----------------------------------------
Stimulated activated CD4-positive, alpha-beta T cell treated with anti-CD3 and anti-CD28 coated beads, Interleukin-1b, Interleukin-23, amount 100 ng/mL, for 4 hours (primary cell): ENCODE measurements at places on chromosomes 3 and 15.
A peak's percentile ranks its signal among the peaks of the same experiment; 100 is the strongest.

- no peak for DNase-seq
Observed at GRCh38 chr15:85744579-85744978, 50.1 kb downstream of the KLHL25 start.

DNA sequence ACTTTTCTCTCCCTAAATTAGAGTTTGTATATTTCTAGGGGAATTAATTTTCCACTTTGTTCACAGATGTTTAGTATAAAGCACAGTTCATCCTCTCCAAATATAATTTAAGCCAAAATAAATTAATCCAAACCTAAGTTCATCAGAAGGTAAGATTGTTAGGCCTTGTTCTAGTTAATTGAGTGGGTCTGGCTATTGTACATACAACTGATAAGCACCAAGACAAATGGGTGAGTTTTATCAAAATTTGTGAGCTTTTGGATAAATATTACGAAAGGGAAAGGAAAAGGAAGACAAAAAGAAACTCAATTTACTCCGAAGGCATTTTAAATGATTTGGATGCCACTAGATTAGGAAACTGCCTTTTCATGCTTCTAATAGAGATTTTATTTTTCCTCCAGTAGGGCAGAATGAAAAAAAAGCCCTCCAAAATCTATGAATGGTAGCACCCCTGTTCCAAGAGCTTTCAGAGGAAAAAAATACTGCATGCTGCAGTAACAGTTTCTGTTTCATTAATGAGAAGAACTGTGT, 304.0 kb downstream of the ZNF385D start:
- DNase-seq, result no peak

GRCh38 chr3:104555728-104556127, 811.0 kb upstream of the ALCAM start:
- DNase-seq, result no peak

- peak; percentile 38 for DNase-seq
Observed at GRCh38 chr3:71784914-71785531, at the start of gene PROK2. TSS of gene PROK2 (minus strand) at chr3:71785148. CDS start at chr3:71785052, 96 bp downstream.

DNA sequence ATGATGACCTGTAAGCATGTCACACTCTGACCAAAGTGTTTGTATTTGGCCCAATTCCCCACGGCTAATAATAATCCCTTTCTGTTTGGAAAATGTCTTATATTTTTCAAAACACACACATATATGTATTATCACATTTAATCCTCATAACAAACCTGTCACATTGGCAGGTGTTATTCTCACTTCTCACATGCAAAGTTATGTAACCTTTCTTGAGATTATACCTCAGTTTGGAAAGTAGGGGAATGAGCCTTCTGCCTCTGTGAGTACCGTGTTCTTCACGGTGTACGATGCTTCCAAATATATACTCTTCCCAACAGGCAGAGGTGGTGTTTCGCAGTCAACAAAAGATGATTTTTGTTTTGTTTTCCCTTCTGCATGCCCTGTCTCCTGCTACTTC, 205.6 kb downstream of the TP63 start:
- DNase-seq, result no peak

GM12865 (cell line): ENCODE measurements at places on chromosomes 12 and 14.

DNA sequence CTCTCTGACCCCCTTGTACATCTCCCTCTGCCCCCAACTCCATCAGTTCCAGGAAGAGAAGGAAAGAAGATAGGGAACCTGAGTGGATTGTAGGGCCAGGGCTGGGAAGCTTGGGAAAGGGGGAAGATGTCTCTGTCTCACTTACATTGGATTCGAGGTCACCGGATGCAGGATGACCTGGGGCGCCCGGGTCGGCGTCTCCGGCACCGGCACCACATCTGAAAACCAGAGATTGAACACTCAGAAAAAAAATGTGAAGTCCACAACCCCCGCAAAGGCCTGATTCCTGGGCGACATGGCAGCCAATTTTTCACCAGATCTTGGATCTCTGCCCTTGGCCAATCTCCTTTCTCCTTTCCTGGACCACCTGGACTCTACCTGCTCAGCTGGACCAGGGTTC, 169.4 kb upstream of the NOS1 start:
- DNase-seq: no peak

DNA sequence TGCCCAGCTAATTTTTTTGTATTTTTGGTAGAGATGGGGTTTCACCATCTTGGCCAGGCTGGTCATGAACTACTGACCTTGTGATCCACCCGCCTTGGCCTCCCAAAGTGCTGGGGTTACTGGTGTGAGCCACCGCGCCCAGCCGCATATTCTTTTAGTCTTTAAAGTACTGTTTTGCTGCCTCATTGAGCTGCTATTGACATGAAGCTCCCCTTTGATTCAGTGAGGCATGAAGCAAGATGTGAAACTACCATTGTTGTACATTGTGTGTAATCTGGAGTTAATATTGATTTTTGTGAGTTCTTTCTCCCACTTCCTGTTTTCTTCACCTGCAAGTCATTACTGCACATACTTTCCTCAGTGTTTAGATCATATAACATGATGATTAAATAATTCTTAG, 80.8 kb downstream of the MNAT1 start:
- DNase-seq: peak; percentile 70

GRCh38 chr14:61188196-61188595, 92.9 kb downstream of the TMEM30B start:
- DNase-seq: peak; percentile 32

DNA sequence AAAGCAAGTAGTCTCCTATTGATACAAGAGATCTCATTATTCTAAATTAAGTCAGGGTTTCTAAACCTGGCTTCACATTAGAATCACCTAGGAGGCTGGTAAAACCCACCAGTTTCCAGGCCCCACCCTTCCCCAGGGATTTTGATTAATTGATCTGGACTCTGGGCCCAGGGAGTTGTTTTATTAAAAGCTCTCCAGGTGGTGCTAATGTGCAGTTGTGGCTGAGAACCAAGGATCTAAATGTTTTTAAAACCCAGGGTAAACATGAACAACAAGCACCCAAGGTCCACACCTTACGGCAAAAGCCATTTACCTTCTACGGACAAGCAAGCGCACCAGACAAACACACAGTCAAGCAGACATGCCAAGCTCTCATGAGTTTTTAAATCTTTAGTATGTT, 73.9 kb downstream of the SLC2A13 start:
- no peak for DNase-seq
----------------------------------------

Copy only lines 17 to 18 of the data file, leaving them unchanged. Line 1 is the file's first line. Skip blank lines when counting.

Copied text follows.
- DNase-seq: peak; percentile 70

GRCh38 chr14:61188196-61188595, 92.9 kb downstream of the TMEM30B start: